Second, they don’t want all of these high quality loans to get refinanced with other banks and then they lose out on their ‘A’ mortgage paper and this is a way for them to keep your mortgage on their books.
THIRD, I’m smoking a crack pipe and somebody thought they would do of their customers.
Now some things that will disqualify you from this program/offer from Chase.
- It cannot be an investment property.
- You probably can’t have any late payments, or at least not in the recent past (I don’t know how far back they may go.)
- You need to have equity in your house, probably a good portion of equity too.
- You can’t have another loan on your house like a Home Equity Loan or a Home Equity Line of Credit; HEL or HELOC. This may be OK if the loan is with Chase, but if the second loan is with another bank, the answer is no.
Regardless, this is an AWESOME deal; first because of the ‘no closing cost’ refinance characteristics and because it’s simple and easy, remember, authorization form and proof of homeowners insurance.
Now that I’ve talked it up, let me bring some downers to the table otherwise it wouldn’t be fair now would it.
First, your going to reamortize or redo the loan for the new length of the mortgage. The negative is you could potentially pay more in interest for the lower rate. The fix to that is to continue making the old payments and pay off the loan sooner. If your monthly payment savings are substantial, you could potentially pay off your loan much sooner than if your payments were lower.
Second, if the mortgage you are refinancing is a purchase mortgage, or you used the loan to purchase the house, your mortgage now becomes a recourse loan. Some states, California is the only one that comes to mind right now, do not allow the lender to come after you for any difference between the auction price of your house if you are foreclosed and the amount you owe. If however, you refinance the loan, it now becomes a recourse loan and the lender, in this case Chase, can come after you for the difference between what they auctioned the house for and what you owed.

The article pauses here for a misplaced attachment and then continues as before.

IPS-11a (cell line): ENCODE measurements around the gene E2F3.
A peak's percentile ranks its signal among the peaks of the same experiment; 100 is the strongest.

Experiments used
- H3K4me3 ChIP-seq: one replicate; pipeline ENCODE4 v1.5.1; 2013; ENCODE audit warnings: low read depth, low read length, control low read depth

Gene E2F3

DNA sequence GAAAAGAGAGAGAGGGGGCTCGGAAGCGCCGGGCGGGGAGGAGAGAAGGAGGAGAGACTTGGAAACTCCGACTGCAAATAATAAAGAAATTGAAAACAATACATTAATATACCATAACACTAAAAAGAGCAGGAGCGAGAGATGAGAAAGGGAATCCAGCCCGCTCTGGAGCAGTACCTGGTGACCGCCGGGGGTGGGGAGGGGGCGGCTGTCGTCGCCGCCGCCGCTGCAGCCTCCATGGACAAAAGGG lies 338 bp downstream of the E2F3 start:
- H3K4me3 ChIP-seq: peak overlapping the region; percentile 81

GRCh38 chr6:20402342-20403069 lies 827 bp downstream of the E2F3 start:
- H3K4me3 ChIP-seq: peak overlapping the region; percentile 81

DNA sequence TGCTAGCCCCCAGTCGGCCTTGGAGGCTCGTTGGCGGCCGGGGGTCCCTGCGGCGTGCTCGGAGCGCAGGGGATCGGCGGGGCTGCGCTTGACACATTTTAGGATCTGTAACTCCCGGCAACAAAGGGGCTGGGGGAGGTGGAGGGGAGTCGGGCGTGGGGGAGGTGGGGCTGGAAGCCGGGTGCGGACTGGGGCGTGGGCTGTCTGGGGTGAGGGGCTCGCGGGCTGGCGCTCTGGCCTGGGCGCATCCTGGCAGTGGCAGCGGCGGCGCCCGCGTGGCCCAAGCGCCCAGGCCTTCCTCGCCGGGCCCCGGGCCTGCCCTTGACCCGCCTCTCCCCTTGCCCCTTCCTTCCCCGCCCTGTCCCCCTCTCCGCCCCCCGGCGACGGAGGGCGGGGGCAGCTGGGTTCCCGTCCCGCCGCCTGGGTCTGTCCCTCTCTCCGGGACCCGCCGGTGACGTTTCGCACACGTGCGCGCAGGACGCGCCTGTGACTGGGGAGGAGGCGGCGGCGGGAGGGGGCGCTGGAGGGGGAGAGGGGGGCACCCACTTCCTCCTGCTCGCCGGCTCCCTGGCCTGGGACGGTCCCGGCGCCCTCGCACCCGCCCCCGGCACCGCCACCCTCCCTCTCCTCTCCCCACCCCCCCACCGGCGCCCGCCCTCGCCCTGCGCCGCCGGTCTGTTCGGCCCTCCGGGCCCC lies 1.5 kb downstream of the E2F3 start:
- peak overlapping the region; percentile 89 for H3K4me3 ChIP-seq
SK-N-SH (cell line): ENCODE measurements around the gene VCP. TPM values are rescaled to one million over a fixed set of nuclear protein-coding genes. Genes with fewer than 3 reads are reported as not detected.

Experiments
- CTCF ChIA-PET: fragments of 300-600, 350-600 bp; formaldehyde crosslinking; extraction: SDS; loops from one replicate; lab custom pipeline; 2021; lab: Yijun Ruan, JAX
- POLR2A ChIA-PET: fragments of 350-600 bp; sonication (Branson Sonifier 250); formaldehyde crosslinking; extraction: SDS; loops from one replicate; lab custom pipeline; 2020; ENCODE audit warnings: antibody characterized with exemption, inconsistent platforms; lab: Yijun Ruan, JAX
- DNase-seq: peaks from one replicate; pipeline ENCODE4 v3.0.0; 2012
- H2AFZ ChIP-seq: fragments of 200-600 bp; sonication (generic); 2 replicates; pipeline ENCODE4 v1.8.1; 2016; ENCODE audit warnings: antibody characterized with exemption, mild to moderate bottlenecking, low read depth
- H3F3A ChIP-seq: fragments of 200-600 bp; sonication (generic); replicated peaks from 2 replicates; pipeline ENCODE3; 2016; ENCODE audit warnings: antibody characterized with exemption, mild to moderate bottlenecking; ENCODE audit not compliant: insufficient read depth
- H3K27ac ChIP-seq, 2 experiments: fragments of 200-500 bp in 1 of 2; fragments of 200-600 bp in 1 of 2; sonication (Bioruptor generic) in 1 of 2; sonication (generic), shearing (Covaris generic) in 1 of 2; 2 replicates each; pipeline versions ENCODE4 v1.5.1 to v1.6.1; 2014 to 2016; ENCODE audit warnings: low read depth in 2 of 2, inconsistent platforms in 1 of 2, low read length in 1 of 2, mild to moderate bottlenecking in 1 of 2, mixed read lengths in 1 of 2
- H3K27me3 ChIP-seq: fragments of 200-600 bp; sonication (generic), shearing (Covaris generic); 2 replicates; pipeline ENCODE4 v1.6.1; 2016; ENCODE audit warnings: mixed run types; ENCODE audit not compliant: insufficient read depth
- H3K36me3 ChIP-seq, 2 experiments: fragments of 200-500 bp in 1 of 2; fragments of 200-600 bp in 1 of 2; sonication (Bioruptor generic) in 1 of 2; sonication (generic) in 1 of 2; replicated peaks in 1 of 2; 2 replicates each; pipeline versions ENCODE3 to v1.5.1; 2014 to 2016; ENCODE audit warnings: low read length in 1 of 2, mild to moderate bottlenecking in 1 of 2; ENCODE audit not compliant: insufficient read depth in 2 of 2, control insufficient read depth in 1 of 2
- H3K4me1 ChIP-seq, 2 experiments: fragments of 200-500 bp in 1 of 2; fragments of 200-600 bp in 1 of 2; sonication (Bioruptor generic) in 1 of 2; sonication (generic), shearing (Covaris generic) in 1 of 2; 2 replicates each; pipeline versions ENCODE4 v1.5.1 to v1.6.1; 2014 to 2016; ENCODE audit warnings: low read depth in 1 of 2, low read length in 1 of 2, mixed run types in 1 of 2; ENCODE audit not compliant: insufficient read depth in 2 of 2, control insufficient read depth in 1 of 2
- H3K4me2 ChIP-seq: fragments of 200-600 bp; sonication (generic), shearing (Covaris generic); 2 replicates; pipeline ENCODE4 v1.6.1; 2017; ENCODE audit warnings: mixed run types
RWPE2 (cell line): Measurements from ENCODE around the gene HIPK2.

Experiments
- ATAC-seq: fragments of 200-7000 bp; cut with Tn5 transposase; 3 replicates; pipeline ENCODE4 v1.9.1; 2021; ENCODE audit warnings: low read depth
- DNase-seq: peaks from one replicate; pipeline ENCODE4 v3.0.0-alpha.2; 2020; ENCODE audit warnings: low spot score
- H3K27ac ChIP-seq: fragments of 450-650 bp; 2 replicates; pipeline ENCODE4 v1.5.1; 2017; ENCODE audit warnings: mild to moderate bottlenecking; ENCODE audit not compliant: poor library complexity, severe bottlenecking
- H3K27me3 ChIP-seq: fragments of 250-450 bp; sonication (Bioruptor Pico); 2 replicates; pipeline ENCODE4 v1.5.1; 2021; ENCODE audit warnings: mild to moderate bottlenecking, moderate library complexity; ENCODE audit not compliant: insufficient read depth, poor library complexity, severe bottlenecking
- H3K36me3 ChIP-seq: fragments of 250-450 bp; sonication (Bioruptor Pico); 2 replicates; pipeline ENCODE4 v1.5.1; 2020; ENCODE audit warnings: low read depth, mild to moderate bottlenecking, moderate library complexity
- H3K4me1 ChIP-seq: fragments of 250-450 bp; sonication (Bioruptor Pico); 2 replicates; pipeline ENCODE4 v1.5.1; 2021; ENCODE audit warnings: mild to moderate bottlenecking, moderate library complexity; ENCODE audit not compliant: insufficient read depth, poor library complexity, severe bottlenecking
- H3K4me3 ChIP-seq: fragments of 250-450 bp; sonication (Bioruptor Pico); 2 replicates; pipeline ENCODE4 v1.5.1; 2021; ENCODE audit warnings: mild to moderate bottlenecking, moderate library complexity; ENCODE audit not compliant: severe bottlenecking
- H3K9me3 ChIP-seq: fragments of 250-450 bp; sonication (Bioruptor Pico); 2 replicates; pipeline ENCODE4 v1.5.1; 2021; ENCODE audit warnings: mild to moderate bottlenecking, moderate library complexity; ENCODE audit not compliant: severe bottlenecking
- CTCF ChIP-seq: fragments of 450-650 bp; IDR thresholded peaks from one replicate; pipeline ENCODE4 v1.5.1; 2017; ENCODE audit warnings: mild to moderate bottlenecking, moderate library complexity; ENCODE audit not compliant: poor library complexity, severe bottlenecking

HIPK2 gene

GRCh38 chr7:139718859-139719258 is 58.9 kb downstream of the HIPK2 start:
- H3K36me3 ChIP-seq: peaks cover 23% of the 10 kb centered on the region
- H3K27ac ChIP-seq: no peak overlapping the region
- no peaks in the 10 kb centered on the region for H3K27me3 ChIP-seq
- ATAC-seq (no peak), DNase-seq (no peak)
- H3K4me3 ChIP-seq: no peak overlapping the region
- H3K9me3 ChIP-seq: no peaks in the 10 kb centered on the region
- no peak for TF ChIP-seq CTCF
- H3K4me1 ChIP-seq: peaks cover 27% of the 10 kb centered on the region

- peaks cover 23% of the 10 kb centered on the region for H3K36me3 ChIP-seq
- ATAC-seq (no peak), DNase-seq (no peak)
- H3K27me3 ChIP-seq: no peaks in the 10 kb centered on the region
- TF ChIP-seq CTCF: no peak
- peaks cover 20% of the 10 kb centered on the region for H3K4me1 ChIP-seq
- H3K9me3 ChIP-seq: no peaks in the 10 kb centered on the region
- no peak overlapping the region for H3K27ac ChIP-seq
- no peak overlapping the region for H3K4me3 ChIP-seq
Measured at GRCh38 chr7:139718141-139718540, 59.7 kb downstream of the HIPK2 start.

In simple terms, if you owe $100,000 on your loan, and they auction your house for $75,000, the lender can then come after you for the $25,000 difference.
The Chase Rate Reduction Program has the following conditions:
* you are employed and/or have a steady source of income along with sufficient assets to close on your new loan
* you do not currently have a second lien mortgage held by a company other than Chase (other options are available if you have a second lien mortgage at another financial institution - call us for details)
* you have no bankruptcy, foreclosure, judgments or liens
* borrowers on the new loan should remain the same as the original loan (some changes in borrowers are allowed with the new mortgage, call if you have questions)
* your property is a detached single-family residence (other options are available for co-ops and condos - call us for details)
* your property is not held in trust
* you current mortgage loan does not have mortgage insurance
* there is a net benefit to you such as reduced principal and interest payment, a lower rate, or converting to a more stable product (such as moving from an adjustable rate to a fixed rate)
* you will sign the required closing documents
Folks with Chase mortgages, there you have it. I’m fairly certain this is applicable Nationwide so go forth and take advantage of a good deal if you can.
I’d like to hear back from you if you’ve gone through the program and hear about your experiences. Just add comments below.